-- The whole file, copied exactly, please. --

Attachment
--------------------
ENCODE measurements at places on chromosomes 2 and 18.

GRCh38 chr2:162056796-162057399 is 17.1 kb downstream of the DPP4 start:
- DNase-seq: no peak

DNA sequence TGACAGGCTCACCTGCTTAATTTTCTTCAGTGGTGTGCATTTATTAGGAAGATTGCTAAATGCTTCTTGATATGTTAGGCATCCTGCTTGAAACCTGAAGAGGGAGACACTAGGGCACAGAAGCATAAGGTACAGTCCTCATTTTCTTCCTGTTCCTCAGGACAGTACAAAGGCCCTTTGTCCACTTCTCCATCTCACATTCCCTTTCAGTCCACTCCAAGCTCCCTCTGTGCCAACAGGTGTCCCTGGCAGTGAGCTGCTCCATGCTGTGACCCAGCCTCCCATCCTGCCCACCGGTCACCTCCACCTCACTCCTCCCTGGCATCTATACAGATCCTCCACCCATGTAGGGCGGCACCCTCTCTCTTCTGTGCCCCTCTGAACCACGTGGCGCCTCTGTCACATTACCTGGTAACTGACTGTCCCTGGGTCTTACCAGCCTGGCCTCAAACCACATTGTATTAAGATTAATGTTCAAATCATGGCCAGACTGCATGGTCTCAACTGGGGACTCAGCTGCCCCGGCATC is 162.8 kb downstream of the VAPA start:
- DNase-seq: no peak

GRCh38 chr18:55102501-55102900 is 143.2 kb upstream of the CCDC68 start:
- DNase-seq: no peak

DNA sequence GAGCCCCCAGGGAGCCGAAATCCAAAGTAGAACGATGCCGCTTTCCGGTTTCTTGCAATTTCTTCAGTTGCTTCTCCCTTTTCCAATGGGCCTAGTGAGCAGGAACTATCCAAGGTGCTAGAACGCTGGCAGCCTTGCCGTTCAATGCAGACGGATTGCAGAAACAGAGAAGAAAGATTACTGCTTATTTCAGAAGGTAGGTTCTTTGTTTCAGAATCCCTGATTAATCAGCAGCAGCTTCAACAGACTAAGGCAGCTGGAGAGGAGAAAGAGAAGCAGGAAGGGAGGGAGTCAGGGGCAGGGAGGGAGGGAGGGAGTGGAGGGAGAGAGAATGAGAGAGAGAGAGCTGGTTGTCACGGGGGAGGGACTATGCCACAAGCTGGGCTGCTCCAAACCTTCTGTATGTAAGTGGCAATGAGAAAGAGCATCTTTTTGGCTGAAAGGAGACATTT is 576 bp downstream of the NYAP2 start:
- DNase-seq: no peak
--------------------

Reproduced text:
ENCODE measurements at places on chromosomes 2 and 18.

GRCh38 chr2:162056796-162057399 is 17.1 kb downstream of the DPP4 start:
- DNase-seq: no peak

DNA sequence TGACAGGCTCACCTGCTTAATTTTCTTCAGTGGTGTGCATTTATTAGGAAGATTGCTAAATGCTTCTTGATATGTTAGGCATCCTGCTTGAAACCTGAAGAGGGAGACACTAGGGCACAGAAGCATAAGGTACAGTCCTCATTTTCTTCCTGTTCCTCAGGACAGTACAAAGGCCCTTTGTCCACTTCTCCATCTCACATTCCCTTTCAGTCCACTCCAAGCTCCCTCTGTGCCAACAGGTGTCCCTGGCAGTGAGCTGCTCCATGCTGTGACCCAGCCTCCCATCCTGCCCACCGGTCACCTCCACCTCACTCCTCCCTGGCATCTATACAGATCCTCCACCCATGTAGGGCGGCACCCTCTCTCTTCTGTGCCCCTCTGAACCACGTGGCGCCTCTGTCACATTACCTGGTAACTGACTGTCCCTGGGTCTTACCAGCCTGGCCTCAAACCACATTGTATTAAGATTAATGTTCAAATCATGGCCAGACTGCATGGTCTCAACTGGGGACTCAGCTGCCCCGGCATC is 162.8 kb downstream of the VAPA start:
- DNase-seq: no peak

GRCh38 chr18:55102501-55102900 is 143.2 kb upstream of the CCDC68 start:
- DNase-seq: no peak

DNA sequence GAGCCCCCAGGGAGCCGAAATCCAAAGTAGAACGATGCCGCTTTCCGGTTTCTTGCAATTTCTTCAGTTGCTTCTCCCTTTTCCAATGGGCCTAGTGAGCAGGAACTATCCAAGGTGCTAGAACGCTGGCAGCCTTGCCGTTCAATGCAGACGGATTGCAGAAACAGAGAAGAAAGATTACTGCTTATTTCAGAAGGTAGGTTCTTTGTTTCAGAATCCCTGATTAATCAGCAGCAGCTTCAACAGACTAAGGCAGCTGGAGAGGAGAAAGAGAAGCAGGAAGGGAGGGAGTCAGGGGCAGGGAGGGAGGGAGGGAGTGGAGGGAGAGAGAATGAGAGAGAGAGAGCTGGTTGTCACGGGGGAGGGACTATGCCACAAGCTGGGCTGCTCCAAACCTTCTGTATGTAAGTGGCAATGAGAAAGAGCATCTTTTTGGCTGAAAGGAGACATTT is 576 bp downstream of the NYAP2 start:
- DNase-seq: no peak